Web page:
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Which piezo to use for a DIY cymbal?

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  • Which piezo to use for a DIY cymbal?


    I've built me a basic cymbal from a beech multiplex board with a sponge rubber layer as the playing surface. In order to avoid a hot spot I mounted a second board with a spacer under the main board using four screws. That second board (the piezo board) is where I've put a 32 mm piezo. Actually, this works decently to avoid a hot spot. Now, I've connected the piezo to a TD-10 controlling SD2.0 and tested.

    Although I set the threshold to zero and the sensitivity to max (32) I still have to hit harder than I expected to trigger a sound. More oddly, at the minimum force required to trigger a sound not the softest sound is triggered but a mid volume sound. It is very easy to reach PEAK once that minimum force stroke is exceeded. So I lowered the sensitivity down to 22 and found that the minimum force required to trigger a sound has not changed -> threshold seems to remain unchanged. I did change the velocity curves both in the TD10 and in SD2. I found that SD2 seems to filter out all volume levels below 20 by default. Still, it displays the default velocity curve as a straight line beginning in the origin. However, after bending that curve really hard I could achieve that the low volume sounds were being triggered at the minimum force stroke. So far, so "good".

    Another thing I have found, sometimes a "rogue" strong signal seems to get through resulting in a loud sound when I play a series of even strokes. That is independent from the position.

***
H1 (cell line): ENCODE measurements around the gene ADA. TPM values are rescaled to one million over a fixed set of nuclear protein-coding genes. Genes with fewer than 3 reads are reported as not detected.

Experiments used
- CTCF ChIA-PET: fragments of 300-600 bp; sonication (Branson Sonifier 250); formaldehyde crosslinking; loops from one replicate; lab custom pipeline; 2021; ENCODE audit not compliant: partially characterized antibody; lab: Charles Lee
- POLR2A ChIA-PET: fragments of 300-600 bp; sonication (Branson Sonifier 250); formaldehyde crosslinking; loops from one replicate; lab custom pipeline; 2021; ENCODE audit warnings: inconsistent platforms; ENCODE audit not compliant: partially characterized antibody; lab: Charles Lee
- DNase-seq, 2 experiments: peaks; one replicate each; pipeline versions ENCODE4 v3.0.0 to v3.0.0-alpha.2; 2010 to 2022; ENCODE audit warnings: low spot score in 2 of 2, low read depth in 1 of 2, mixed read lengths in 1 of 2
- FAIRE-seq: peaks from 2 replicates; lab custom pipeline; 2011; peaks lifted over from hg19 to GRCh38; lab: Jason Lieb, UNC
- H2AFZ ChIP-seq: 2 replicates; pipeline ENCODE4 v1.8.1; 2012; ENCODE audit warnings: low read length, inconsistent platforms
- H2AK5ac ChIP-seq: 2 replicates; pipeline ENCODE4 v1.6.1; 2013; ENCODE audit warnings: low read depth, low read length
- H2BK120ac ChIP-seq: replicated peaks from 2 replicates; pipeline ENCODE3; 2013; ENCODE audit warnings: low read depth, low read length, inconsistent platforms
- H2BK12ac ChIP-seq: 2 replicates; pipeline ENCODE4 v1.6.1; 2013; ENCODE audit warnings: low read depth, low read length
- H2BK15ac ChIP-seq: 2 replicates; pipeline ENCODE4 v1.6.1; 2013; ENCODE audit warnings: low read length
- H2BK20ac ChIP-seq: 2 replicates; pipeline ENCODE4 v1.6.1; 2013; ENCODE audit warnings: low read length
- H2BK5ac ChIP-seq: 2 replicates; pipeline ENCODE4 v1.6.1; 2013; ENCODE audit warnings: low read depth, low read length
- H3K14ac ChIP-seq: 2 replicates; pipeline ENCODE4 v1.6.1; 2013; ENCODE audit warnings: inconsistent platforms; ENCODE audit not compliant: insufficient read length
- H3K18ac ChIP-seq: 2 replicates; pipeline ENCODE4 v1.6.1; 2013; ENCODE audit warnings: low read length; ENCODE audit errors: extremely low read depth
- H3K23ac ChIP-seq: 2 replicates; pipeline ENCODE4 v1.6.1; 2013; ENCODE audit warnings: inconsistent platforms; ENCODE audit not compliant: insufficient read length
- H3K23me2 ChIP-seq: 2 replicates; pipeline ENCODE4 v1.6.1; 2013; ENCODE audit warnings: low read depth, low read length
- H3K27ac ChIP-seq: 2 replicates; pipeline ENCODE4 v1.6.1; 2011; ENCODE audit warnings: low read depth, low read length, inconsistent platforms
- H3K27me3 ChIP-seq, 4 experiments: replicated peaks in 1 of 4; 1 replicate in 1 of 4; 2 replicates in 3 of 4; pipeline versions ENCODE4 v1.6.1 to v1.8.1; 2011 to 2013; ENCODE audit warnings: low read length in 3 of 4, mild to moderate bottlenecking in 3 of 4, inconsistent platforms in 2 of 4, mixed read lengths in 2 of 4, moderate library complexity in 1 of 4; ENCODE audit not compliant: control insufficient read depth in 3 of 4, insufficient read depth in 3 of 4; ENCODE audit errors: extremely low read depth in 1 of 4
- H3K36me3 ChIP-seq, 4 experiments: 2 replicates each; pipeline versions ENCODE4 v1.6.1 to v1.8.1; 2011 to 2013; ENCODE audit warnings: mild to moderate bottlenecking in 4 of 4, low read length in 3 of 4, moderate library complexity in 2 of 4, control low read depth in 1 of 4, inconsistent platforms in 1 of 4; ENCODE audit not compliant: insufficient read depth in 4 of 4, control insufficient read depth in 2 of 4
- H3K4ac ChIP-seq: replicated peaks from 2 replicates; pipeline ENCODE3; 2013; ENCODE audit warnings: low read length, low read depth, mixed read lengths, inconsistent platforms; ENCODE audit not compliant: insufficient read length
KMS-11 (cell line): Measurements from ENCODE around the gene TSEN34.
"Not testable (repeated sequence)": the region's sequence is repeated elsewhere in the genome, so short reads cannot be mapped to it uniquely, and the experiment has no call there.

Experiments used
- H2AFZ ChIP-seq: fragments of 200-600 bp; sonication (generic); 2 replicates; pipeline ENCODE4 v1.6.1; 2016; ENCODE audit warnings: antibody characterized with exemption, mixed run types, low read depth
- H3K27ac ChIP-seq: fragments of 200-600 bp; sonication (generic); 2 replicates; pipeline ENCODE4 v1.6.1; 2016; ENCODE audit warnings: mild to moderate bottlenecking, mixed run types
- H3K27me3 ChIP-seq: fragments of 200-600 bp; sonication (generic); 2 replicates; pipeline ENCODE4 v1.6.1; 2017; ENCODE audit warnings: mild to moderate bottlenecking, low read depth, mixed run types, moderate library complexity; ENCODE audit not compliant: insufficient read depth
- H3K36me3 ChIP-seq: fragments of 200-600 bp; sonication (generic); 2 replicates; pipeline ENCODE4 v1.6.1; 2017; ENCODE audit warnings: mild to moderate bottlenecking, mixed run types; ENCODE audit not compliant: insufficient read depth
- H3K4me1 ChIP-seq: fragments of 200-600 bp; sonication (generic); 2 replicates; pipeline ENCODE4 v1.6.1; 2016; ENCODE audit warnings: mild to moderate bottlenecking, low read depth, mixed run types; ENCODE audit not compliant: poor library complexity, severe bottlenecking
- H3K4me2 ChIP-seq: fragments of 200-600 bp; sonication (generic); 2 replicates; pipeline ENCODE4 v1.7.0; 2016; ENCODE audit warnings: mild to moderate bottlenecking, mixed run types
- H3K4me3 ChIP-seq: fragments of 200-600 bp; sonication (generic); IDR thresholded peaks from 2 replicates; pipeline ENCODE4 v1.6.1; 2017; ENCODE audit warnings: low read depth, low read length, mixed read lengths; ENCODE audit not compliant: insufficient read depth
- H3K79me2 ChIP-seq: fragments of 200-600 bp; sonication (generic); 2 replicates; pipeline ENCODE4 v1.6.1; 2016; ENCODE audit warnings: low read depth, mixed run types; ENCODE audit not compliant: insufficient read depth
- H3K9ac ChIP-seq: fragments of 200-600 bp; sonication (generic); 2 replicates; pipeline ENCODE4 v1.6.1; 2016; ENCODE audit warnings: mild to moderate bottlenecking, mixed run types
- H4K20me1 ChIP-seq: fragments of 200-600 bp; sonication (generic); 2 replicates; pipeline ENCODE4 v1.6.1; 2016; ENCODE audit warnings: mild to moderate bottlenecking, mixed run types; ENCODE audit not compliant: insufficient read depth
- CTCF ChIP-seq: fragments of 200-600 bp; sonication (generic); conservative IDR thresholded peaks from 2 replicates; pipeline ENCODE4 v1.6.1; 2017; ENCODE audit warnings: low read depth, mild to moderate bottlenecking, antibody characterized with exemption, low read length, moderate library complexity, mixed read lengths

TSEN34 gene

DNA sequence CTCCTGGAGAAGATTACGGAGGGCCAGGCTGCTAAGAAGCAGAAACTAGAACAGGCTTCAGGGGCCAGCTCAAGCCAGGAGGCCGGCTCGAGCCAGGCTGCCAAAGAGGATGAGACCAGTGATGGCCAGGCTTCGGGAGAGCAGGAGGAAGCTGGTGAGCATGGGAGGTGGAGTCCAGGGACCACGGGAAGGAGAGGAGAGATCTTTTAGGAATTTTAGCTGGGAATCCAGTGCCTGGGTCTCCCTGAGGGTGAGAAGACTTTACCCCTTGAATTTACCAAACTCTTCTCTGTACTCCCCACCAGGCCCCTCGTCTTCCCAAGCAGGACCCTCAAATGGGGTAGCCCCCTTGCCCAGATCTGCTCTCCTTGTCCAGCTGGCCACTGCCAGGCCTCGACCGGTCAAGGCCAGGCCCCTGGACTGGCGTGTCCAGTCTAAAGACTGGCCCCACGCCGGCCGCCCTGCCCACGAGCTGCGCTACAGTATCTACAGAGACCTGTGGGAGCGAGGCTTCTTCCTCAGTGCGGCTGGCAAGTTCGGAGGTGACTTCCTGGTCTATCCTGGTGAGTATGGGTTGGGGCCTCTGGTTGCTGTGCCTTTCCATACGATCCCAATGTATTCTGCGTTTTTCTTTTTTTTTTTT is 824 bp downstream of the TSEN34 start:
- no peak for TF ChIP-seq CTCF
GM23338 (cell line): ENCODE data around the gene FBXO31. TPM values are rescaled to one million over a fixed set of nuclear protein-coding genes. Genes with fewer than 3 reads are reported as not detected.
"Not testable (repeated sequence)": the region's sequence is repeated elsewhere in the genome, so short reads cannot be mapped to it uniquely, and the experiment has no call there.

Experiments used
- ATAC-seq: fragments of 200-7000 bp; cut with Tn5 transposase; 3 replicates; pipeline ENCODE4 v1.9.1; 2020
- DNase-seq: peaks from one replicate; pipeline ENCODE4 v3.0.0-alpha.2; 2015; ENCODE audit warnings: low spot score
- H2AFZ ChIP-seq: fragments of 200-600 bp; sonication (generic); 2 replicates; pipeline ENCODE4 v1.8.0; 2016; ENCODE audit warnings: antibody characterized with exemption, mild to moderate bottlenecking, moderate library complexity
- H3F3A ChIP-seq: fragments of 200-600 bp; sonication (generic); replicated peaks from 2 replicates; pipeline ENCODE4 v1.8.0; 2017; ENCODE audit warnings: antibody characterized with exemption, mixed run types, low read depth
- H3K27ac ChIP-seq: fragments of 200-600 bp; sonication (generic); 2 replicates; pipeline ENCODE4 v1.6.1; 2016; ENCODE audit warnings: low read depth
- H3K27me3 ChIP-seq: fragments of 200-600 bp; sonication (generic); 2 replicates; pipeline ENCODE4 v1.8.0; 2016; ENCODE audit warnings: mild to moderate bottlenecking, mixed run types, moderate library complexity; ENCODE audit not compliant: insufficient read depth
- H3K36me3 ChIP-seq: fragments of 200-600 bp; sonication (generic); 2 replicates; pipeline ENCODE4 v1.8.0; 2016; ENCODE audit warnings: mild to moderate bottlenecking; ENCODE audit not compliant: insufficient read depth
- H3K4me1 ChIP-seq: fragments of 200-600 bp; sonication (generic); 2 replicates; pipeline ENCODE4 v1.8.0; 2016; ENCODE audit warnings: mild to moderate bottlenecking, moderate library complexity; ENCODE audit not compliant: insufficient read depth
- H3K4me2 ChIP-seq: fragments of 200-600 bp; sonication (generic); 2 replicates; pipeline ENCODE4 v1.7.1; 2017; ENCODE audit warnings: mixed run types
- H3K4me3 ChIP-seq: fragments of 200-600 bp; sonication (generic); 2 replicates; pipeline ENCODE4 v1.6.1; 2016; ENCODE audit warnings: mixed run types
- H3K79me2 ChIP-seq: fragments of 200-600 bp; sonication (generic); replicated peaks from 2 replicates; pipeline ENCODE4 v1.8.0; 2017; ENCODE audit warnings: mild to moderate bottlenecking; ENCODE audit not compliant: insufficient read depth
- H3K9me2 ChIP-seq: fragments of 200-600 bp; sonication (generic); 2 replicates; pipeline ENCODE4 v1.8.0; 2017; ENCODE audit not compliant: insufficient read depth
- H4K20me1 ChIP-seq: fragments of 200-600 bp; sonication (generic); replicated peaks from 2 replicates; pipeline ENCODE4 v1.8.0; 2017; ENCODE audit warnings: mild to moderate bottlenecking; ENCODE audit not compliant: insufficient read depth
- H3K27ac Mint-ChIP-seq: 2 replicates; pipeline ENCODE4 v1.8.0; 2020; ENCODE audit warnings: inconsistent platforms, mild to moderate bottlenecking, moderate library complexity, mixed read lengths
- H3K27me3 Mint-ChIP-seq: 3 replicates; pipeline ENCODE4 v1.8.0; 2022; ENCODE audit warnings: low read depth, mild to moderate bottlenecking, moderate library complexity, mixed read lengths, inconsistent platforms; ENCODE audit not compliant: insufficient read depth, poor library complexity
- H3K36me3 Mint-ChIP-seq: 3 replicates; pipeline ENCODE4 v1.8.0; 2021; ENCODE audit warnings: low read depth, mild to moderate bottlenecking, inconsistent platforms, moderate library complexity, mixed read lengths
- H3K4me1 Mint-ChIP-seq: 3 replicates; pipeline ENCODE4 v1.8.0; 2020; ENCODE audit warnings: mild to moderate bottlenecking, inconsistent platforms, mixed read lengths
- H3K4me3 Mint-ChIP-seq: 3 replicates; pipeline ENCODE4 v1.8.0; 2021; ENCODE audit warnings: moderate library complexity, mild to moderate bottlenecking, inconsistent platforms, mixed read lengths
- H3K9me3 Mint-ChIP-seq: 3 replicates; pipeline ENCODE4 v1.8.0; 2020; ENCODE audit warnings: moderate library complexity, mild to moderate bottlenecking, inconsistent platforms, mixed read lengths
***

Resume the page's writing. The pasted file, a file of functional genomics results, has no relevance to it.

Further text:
I have a few questions here...

    1) Why does the threshold not change (by much at least) when I change the sensitivity? If I turned down the sensitivity to 1 and the threshold to 0, should not the trigger behave basically like a brick whatever the threshold setting?

    2) Do piezos have their own velocity/transmission curve? In general, what is the shape? Can it be changed with some electric element?

    3) In my early attempts to build cymbal pads I had a piezo that came with a housing, and in the wires there was a very simple electric coil with a magnetic core. As far as I recall from school a coil filters out high frequencies and lets low frequencies pass with AC current. Does that help any with drum triggers?

    4) I bought piezos without wires. I have read elsewhere that it is important which wire is connected to what part of the piezo. I dont understand that as AC is being generated. If I should have soldered the wires the wrong way, what would be the result?

    5) Is there a figure with piezos that tells me about the sensitivity? Can the sensitivity be increased? I could not find any bigger than 35 mm. Would the sensitivity get bigger if I wired two piezos in parallel? I imagine I could as well use more screws to firmer connect the piezo board to the main board.

    6) I understand in mesh head drums the piezo receives strokes through a foam cone or cylinder. The piezo itself is sitting on a foam pad that is smaller than the diameter of the piezo disk, so the stroke through the foam element bends the piezo disk producing a much stronger input than just a vibrating board and a piezo glued flat onto it. Unfortunately, this creates the infamous hot spot. Anyone came across a way to apply this concept to a cymbal pad?

    Thanks for your attention

  • #2
    without pictures I really don't understand your set-up
    Brain: mega drum. 5 toms: DIY mesh head, side-mounted DIY triggers. Snare: 14" 682 head, DIY crossbar trigger. 2xDIY beaterless BD pedal. .Cymbals: Crash: 2x 16" brass: 2 zone. Ride: 20" brass: 2 zone. Hi-Hat: 14" 1 zone DIY Control pedal + Pearl H900 stand. + drum rack: